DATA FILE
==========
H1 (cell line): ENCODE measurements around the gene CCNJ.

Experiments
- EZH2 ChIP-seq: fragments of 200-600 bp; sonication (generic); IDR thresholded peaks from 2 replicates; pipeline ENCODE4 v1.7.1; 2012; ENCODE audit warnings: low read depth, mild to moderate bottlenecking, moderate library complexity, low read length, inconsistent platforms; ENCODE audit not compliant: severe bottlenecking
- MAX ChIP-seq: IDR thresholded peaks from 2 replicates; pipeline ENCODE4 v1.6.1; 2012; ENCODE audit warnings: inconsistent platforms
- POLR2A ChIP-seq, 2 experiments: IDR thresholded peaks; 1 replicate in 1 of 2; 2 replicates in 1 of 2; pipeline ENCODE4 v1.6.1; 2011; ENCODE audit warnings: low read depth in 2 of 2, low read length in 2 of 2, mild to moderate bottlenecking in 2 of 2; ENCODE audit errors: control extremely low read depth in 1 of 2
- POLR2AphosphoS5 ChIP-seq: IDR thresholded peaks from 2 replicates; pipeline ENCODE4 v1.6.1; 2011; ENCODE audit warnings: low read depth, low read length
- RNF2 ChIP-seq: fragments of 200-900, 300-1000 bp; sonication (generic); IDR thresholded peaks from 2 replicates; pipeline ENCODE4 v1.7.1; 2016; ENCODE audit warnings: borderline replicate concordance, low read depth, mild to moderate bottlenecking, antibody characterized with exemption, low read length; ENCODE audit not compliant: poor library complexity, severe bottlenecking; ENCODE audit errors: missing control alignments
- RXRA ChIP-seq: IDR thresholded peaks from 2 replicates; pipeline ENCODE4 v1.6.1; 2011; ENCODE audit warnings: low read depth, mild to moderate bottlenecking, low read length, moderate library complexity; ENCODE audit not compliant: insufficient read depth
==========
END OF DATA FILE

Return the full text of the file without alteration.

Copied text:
H1 (cell line): ENCODE measurements around the gene CCNJ.

Experiments
- EZH2 ChIP-seq: fragments of 200-600 bp; sonication (generic); IDR thresholded peaks from 2 replicates; pipeline ENCODE4 v1.7.1; 2012; ENCODE audit warnings: low read depth, mild to moderate bottlenecking, moderate library complexity, low read length, inconsistent platforms; ENCODE audit not compliant: severe bottlenecking
- MAX ChIP-seq: IDR thresholded peaks from 2 replicates; pipeline ENCODE4 v1.6.1; 2012; ENCODE audit warnings: inconsistent platforms
- POLR2A ChIP-seq, 2 experiments: IDR thresholded peaks; 1 replicate in 1 of 2; 2 replicates in 1 of 2; pipeline ENCODE4 v1.6.1; 2011; ENCODE audit warnings: low read depth in 2 of 2, low read length in 2 of 2, mild to moderate bottlenecking in 2 of 2; ENCODE audit errors: control extremely low read depth in 1 of 2
- POLR2AphosphoS5 ChIP-seq: IDR thresholded peaks from 2 replicates; pipeline ENCODE4 v1.6.1; 2011; ENCODE audit warnings: low read depth, low read length
- RNF2 ChIP-seq: fragments of 200-900, 300-1000 bp; sonication (generic); IDR thresholded peaks from 2 replicates; pipeline ENCODE4 v1.7.1; 2016; ENCODE audit warnings: borderline replicate concordance, low read depth, mild to moderate bottlenecking, antibody characterized with exemption, low read length; ENCODE audit not compliant: poor library complexity, severe bottlenecking; ENCODE audit errors: missing control alignments
- RXRA ChIP-seq: IDR thresholded peaks from 2 replicates; pipeline ENCODE4 v1.6.1; 2011; ENCODE audit warnings: low read depth, mild to moderate bottlenecking, low read length, moderate library complexity; ENCODE audit not compliant: insufficient read depth